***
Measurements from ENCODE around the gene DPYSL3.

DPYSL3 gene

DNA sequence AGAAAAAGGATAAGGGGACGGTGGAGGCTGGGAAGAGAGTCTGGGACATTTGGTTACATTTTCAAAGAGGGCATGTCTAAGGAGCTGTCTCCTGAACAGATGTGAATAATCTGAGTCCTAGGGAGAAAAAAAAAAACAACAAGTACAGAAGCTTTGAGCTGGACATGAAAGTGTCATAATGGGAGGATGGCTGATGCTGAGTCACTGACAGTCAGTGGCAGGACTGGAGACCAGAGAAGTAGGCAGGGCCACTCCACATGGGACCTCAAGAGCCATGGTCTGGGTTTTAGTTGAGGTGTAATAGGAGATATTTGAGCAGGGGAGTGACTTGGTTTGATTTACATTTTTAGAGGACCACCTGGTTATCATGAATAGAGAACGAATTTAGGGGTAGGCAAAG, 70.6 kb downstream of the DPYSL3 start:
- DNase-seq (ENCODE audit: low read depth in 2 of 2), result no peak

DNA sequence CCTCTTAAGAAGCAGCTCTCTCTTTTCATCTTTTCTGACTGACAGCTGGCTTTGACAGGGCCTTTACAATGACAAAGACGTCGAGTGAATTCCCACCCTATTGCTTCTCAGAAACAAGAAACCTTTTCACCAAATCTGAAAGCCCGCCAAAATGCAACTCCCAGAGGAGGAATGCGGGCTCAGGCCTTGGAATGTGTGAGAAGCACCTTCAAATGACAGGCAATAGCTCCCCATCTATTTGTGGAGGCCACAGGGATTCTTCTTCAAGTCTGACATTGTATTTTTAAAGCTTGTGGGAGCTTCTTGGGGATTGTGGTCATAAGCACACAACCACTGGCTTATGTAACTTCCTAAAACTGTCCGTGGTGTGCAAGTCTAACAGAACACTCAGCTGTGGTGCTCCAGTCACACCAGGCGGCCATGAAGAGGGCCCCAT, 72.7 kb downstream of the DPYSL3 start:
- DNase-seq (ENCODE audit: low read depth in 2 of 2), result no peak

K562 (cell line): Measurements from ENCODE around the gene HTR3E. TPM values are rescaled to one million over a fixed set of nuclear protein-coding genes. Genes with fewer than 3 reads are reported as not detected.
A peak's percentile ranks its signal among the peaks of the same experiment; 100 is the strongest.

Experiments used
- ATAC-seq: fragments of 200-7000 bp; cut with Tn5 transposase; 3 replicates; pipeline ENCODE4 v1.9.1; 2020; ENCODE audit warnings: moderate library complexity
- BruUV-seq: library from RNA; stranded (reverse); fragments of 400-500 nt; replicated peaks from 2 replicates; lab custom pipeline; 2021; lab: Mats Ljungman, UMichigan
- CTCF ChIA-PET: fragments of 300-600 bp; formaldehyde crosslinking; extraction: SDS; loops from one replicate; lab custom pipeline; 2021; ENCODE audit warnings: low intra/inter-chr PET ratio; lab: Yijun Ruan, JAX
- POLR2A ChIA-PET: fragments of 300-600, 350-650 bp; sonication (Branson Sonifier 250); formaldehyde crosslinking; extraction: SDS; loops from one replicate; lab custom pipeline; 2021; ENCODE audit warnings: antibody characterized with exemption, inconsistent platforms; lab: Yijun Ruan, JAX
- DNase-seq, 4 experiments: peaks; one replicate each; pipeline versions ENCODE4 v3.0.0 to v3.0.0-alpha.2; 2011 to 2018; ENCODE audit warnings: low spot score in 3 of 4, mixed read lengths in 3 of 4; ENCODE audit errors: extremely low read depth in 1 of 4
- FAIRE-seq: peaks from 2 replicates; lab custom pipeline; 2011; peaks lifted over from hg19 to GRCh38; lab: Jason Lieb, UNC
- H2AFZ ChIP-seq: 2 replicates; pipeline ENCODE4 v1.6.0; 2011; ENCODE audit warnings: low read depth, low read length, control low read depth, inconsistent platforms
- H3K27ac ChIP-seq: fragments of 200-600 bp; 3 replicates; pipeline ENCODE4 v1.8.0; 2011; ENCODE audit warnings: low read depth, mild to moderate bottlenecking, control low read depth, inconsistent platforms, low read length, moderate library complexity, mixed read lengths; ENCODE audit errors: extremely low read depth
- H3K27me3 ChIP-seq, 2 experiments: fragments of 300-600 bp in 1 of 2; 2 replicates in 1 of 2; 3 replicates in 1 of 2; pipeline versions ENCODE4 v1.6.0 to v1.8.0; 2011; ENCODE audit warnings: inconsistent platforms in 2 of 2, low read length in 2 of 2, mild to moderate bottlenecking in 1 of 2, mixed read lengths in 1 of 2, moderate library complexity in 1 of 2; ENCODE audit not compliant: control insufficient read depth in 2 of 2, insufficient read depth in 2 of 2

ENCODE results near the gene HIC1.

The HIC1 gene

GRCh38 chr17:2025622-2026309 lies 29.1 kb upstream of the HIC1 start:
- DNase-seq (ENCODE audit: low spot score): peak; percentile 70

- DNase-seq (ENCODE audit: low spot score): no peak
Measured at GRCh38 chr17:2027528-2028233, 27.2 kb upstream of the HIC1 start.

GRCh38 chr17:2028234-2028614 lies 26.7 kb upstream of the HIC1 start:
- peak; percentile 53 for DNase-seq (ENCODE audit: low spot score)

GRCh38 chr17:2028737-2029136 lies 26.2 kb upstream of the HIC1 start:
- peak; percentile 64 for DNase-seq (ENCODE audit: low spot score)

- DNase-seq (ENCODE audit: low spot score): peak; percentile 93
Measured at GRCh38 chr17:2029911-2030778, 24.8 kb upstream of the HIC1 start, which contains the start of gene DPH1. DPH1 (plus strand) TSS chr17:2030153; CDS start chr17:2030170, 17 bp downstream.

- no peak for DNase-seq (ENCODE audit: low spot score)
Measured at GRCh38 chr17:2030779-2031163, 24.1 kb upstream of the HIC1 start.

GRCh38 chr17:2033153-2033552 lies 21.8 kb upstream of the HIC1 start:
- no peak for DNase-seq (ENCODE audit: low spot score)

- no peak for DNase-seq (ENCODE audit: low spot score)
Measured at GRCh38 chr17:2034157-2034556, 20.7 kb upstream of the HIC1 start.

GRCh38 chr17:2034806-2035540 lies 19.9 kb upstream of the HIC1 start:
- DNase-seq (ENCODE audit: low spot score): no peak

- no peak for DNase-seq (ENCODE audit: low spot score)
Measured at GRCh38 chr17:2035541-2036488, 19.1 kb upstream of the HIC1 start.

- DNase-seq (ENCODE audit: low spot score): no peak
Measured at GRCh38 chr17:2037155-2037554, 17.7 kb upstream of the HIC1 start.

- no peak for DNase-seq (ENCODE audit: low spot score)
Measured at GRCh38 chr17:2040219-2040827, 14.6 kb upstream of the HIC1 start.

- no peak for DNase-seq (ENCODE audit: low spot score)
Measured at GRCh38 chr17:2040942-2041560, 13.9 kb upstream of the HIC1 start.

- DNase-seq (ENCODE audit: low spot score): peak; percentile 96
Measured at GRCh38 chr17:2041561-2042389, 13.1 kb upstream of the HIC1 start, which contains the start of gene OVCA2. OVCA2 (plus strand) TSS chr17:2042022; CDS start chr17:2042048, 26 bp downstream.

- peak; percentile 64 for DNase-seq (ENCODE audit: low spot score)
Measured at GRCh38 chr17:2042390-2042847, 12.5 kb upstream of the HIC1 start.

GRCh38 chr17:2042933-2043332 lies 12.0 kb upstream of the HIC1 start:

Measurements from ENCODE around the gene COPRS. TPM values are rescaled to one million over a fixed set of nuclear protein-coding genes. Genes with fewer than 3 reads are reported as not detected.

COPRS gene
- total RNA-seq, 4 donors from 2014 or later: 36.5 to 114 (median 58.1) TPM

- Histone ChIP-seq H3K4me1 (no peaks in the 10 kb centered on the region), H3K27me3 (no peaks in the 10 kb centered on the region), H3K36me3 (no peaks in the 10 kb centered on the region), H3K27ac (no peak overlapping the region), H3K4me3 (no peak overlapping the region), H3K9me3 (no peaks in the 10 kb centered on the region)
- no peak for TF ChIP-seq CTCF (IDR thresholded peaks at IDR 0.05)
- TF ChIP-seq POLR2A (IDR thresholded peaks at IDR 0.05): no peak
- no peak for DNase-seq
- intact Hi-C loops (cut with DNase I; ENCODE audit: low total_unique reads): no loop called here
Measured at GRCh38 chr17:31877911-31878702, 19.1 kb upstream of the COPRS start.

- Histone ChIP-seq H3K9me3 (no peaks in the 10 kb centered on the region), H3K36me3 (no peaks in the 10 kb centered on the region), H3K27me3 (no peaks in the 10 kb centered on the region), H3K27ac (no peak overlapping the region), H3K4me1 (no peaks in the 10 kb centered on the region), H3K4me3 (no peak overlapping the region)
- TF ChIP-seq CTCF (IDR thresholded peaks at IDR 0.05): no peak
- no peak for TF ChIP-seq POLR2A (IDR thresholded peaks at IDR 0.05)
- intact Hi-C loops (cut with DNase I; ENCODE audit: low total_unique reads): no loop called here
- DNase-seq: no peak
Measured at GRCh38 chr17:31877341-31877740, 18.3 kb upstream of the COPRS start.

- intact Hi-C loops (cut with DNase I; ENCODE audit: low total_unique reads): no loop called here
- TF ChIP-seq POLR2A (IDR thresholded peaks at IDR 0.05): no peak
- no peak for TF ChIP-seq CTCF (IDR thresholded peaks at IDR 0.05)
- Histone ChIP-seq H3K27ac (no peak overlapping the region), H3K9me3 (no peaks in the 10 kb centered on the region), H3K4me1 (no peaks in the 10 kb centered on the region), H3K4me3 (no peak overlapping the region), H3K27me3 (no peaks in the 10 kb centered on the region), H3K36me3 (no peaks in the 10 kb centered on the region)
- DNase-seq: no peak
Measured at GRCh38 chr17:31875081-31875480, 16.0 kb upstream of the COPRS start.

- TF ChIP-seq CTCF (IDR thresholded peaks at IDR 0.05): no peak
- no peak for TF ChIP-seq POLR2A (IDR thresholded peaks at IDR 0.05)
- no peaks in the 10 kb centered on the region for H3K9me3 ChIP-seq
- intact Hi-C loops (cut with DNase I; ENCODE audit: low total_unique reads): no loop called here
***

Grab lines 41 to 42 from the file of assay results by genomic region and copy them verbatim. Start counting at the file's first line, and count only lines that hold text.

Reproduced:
- DNase-seq (ENCODE audit: low spot score): no peak
Measured at GRCh38 chr17:2037155-2037554, 17.7 kb upstream of the HIC1 start.